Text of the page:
There are no doubt a lot of i's to be dotted and t's to be crossed in the weeks and months ahead before Addison Gilbert Hospital, Beverly Hospital and, for that matter, The Lahey Clinic all join forces under the non-profit tent of the newly created Lahey Health System.
But judging by the surface information emanating from the joint announcement by the two already-related hospital and health-care companies, the deal between Lahey Clinic and Northeast Health System looms as a very good deal for Gloucester and Cape Ann residents who depend greatly on a commitment to maintaining AGH's core and emergency services for years to come.
The agreement between Northeast and Lahey, as reported jointly by Northeast CEO Ken Hanover and Lahey President and CEO Howard Grant, who will head the new, combined nonprofit giant, caps an antsy few months for local residents, Northeast employees, and Addison Gilbert activists who saw four suitors competing to win the chance to add Northeast and its assets to their portfolios.
But from the start — with all due respect to Beth Israel Deaconess, Vanguard Health Systems, and Steward Health Care, which operates the Caritas hospitals — Lahey seemed the most logical choice. And the Northeast trustees — whose own hospital system already shares some service partnerships and geographic territory with Lahey — agreed,
Hanover, who has unfairly faced lingering cynicism and distrust in some circles — no doubt left over from the reign of his predecessor, Stephen Laverty — quickly noted Tuesday that the combined corporations will bring "sufficient cost synergies and revenue opportunities."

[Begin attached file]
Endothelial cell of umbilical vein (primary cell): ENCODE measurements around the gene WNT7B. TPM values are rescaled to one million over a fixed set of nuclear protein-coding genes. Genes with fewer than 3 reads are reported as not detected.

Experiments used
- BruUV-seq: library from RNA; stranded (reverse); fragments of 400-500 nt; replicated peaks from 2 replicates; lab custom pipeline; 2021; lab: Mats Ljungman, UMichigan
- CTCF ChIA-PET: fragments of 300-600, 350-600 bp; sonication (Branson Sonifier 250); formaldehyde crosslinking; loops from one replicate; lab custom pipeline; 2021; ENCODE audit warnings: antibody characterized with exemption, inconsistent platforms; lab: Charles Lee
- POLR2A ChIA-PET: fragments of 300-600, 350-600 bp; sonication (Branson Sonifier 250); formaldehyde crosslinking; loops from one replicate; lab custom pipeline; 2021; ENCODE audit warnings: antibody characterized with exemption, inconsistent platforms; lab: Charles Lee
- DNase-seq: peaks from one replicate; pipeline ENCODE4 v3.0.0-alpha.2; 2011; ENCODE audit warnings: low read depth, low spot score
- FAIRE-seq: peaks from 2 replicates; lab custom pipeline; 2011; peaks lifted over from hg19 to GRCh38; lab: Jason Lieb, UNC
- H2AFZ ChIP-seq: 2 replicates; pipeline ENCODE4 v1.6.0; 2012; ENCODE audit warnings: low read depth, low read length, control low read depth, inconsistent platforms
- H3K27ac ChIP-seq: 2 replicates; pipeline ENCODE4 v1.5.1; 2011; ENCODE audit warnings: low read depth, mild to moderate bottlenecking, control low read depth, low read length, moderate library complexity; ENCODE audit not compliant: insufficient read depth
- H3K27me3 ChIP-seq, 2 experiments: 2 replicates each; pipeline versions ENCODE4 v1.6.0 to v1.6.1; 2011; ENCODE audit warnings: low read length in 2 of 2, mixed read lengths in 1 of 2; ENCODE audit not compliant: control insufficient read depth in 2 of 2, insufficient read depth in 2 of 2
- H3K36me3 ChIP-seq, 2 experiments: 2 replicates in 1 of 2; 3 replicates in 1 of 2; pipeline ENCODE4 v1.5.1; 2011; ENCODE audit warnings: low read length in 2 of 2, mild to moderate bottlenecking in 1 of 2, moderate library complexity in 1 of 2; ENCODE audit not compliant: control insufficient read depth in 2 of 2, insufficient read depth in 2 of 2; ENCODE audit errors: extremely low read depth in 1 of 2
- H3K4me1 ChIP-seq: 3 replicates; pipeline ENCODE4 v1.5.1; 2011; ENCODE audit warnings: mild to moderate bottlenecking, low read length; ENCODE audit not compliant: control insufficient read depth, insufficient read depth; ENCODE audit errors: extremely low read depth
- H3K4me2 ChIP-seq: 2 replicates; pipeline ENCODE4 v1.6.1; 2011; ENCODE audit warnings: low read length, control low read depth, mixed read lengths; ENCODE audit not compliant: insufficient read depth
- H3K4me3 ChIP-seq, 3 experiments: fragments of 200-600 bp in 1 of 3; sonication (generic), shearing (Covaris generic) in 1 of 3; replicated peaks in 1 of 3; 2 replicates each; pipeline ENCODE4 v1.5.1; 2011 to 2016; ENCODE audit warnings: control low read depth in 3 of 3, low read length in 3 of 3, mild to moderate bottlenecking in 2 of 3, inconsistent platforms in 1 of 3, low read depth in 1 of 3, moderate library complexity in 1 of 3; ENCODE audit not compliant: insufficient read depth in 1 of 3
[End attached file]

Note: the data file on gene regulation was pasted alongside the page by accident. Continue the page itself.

Above all, that means "we can improve our business performance, improve our margins," as he put it. And that should indeed provide the kind of investment capital Northeast and its affiliates need. But it should also provide the fiscal stability Cape Ann's communities need in their community hospital.
State Senate Minority Leader Bruce Tarr, R-Gloucester — who has long been involved in oversight of Northeast and AGH, and had clashed with Laverty and others over the corporation's management in the past — noted that he sees the Lahey/Northeast affiliation as "an arrangement with potential upside (for Cape Ann) because of the depth and focus that Lahey brings."
"Hopefully," he said, "this will reduce AGH's role as a pawn in the competition between big teaching hospitals." And those are hopes and sentiments shared by many in Gloucester and across Cape Ann and beyond.
To his credit, Tarr cautioned that "Addison Gilbert's role in this system of care needs to be well-defined."
From a corporate sense, AGH — with Hanover still at the helm — will be a subsidiary within the new Lahey Health System. And, for what it's worth, there is still no firm, written commitment to maintaining Addison Gilbert's services in Tuesday's announcements.
But that has been the verbal commitment of Hanover since these potential sale or merger talks began. And, on several counts, this deal holds promise for making Gloucester's and Cape Ann's hospital as strong as it's been in years.
For one thing, with no cash changing hands in the deal and the new company essentially just taking command of all resources from Northeast and the current Lahey alike, this is not an acquisition or even a true merger, but a joining of relatively equal partners. That's a far cry from the 1994 takeover of Addison Gilbert by Northeast, which clearly merged AGH's services — even some of its artwork — under the wing of Beverly Hospital, and sparked Cape Ann resentment that sadly remains tangible today.
The Lahey deal also avoids another scenario — the prospect that Gloucester's community hospital might have been sold to a for-profit provider.
Yes, a Northeast deal with Vanguard of Steward — which ultimately pulled out of contention earlier this month — brought other potential issues to the table, such as the prospect of cities and towns, including Gloucester, being able to add tax revenues that don't come in from nonprofits. Yet, that type of deal would have meant the facilities' ultimate accountability would be not to the community, but to a board with bottomline revenue needs.
Are there questions to be answered? Of course. But, all things considered, the Northeast deal with Lahey seems to hold immense potential for Addison Gilbert's future. For Gloucester and Cape Ann residents, that's as good as it gets.